I am one thankful mother. Thankful that my children, sons in law and grandchildren are in my life. I haven’t done it perfectly or even well sometimes, but I love, love them.

I am the luckiest.

Thursday, May 6, 2010


Late Monday night I finally got around to watching this:

Yup. A very accessible and modern dress version of Hamlet. I have been urging my girls (and everyone else, too) to run over to their website and watch. 'Kenz and I saw Hamlet a couple years ago down at the SF but this newer adaptation builds on the previous. Go watch, go watch. (Just make sure you can block out the time. It's long).

I'm curious to know what you all think about the David Tennant performance, he's intense and frenzied to be sure. A fascinating performance. And Patrick Stewart (Jean Luc Picard) as Claudius never disappoints.

Ah, and then Ophelia. She has long been a character that interests me.

Years ago when my girls were just entering adolescence I read the popular and insightful Reviving Ophelia (required reading for Mothers of teen daughters). So named for Hamlet's famous love who killed herself because the world was too overwhelming for her. And because she did not know how to be accountable. The book addresses the hazards of young women growing up in a superficial society.
"You all die at 15." Chap. 1, p. 19
"Young girls slowly bury their childhood, put away their independent and imperious selves and submissively enter adult existence." Chap. 1, p. 21

"Girls stop being and start seeming." Chap. 1, p. 22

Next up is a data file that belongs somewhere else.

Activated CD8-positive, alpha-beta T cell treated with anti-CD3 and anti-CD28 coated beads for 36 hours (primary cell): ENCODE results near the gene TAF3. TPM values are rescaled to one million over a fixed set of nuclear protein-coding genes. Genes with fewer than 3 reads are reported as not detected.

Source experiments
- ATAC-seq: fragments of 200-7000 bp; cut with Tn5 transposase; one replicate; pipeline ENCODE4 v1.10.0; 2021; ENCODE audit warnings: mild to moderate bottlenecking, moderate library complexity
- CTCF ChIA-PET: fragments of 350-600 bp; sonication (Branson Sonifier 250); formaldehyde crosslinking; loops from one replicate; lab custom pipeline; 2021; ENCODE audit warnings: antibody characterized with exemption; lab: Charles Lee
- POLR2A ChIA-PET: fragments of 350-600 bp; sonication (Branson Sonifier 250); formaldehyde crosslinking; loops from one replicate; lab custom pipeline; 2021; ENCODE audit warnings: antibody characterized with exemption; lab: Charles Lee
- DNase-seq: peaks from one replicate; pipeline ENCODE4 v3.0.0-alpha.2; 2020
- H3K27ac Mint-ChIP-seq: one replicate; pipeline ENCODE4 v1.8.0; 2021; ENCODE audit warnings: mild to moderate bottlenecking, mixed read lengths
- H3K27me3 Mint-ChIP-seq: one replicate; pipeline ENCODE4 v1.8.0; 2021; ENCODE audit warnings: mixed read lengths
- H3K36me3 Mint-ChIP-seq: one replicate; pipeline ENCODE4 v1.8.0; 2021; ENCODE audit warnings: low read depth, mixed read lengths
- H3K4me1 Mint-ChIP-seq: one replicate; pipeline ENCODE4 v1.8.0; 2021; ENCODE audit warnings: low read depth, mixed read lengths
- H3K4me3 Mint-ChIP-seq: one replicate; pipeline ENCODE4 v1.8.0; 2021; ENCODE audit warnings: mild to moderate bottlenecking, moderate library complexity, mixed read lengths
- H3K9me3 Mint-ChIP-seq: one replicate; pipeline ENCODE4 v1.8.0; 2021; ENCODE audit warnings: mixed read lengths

"The world tells us what we are to be and shapes us by the ends it sets before us. To men it says, work. To us, it says, seem. The less a woman has in her head the lighter she is for carrying." Chap. 1, p. 22

But now as I revisit the character Ophelia the less I view her 'syndrome' as entirely gender specific. To me it's all about the pain of becoming accountable for our thoughts, actions, life and very being. The problem with Ophelia is that she is utterly devoid of insights and content to remain so.

Read this and see what you think:
(Diagnosing and Treating THE OPHELIA SYNDROME by Thomas G. Plummer, BYU TODAY, Sept 1989)

All this would make for interesting and delightful Mother's day dinner table conversation, no?

Tuesday, May 4, 2010

she can guzzle a gallon

I asked JLW to fix Cate a bottle of milk. He went off about how he’s 'never seen a kid drink more milk'.

All the while Cate is chanting in the background, “more mulk, more mulk, PEASE!”

JLW reluctantly complies.

He comes out to the living room and plops this in front of Cate:

“Here, big baby.” He chuckles.

NannyJanny. He’s a funny guy.

recent haps

Been away from the computer the past couple of weeks. Been busy doing fun stuff, like:

• Celebrating Kody’s BYU graduation. So proud of you, Kodison!

• Attending Bloomsbury. (Lacy rocks!)

• Frequenting Happy Hour at Sonic (drinks half off from 2pm-4pm, recommend the lime)

• Meeting and greeting new students in our ward

• Sewing Maddie’s blessing dress.

See, my life isn’t all surfing and cyberspace. I do other stuff, too.